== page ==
E-mails sent by responsible email marketing service companies will generally include their name and a link to their website in the footer of a message. Many will also include a statement explaining why you are receiving the message.
Less reputable are those e-mails that come from what I call “domain mills.” A domain mill is a company that sells domain names – the part of the address after the @ symbol – to a client for the purpose of sending out frequent blasts of e-mails from questionable sources like Asian Dating, Cash Advance and JustMyHookups to mention a few. Some of these even appear to be from legitimate companies.
The way this works is that a domain mill company will spawn numerous domains which I will call “a slave domain.” The domain mill will then send out emails from their list of addresses based on how many the slave domain client is willing to buy, typically as much as $.50 per address. The slave domain client will then be paid a click-through fee for that ad and possibly commissions on any sales. Email addresses from these slave domains will typically have a random sequence of letters and numbers for the name and some nonsensical domain name, for example: 48LWOQMW59922CDE796@secretarysnuff.com or firstname.lastname@example.org. This is a tactic used by spammers to essentially make the blocking features in your e-mail service ineffective.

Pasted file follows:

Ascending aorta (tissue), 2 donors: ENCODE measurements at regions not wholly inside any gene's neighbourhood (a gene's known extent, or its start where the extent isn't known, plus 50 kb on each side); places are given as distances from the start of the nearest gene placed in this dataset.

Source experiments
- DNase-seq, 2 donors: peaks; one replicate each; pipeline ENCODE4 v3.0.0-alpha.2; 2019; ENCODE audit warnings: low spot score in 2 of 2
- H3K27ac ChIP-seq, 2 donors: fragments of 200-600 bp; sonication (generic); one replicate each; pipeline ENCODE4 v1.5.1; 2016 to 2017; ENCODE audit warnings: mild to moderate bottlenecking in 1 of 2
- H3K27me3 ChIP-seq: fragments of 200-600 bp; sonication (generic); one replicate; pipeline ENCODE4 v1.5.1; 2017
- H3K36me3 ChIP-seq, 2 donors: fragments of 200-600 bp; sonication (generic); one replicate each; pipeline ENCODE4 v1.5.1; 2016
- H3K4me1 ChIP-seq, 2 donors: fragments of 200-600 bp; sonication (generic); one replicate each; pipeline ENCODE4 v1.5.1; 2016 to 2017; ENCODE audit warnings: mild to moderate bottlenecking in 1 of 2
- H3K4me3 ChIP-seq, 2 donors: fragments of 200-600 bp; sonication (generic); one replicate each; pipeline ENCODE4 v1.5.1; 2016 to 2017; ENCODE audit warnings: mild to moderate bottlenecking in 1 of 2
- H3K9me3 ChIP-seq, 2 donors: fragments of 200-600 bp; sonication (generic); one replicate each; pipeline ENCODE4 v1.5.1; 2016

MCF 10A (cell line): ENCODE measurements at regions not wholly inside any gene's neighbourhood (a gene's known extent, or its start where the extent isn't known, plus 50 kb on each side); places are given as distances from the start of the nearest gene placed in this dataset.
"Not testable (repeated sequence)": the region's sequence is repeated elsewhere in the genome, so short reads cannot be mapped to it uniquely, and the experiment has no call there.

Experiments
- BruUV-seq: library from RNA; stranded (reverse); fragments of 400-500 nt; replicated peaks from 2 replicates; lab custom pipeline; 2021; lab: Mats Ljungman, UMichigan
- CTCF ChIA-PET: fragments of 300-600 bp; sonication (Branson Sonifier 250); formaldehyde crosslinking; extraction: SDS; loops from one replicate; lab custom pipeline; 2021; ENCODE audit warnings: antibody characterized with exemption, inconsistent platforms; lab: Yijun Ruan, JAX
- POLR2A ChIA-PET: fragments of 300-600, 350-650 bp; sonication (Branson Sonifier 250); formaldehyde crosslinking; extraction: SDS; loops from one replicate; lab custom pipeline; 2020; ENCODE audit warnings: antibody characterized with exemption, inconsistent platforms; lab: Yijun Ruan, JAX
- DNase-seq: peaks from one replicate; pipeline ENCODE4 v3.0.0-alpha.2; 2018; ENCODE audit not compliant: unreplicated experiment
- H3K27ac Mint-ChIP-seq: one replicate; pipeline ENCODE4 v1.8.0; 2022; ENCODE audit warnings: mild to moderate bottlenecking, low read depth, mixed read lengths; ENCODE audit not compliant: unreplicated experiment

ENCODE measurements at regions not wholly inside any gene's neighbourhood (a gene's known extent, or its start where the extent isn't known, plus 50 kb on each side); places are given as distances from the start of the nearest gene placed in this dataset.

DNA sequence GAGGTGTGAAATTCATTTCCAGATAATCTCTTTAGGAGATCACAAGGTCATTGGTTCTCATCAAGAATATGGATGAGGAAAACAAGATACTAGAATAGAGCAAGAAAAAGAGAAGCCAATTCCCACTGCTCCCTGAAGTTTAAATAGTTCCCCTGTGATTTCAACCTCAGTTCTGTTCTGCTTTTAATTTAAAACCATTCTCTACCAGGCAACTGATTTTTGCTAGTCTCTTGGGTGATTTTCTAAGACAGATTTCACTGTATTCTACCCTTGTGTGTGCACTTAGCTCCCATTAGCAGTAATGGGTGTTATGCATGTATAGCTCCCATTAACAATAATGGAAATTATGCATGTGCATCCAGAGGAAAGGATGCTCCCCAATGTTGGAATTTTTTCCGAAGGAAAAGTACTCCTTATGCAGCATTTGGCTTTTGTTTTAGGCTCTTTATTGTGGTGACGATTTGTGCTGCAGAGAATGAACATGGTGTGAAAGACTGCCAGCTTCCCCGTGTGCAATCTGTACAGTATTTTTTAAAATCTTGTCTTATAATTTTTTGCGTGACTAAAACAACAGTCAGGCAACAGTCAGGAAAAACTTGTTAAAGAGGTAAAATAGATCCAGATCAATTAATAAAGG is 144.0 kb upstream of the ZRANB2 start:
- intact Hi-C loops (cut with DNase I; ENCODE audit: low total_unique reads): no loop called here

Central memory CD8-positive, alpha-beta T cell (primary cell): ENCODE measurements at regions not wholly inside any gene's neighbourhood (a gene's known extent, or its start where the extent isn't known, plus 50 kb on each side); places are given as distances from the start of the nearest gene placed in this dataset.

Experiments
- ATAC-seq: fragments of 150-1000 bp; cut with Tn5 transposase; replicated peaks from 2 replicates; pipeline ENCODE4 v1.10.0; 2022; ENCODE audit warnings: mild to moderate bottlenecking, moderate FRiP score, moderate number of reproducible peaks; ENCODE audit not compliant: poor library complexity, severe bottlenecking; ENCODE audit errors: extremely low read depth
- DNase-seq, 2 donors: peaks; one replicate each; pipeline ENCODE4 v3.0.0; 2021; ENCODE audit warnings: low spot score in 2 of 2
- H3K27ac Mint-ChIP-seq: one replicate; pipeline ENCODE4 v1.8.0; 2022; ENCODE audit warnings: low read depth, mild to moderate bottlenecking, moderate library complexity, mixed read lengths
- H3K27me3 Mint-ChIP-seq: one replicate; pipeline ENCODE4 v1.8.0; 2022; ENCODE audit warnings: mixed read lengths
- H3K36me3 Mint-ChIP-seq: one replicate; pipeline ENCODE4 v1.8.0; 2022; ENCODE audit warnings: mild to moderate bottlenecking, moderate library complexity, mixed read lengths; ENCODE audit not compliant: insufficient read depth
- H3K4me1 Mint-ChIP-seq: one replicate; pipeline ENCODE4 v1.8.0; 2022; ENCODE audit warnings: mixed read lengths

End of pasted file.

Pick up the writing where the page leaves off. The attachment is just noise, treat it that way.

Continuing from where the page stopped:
Tip: Look at the e-mail address in the FROM field of the email message. If it has some random characters for the name and nonsensical domain name you can be pretty sure that it is spam.
Something else you can do is to enter the domain name of the email into your browser address bar. If you try this with enough of these you will find that there are collections of these addresses that all reference a common home page like many people living at the same physical address. In other words, they have no unique business home page of their own and some you will find have no home page at all.
As further verification you can enter the domain name into a query of the Whois database, for example: whois.net. This is a database of the registration information for all domain names.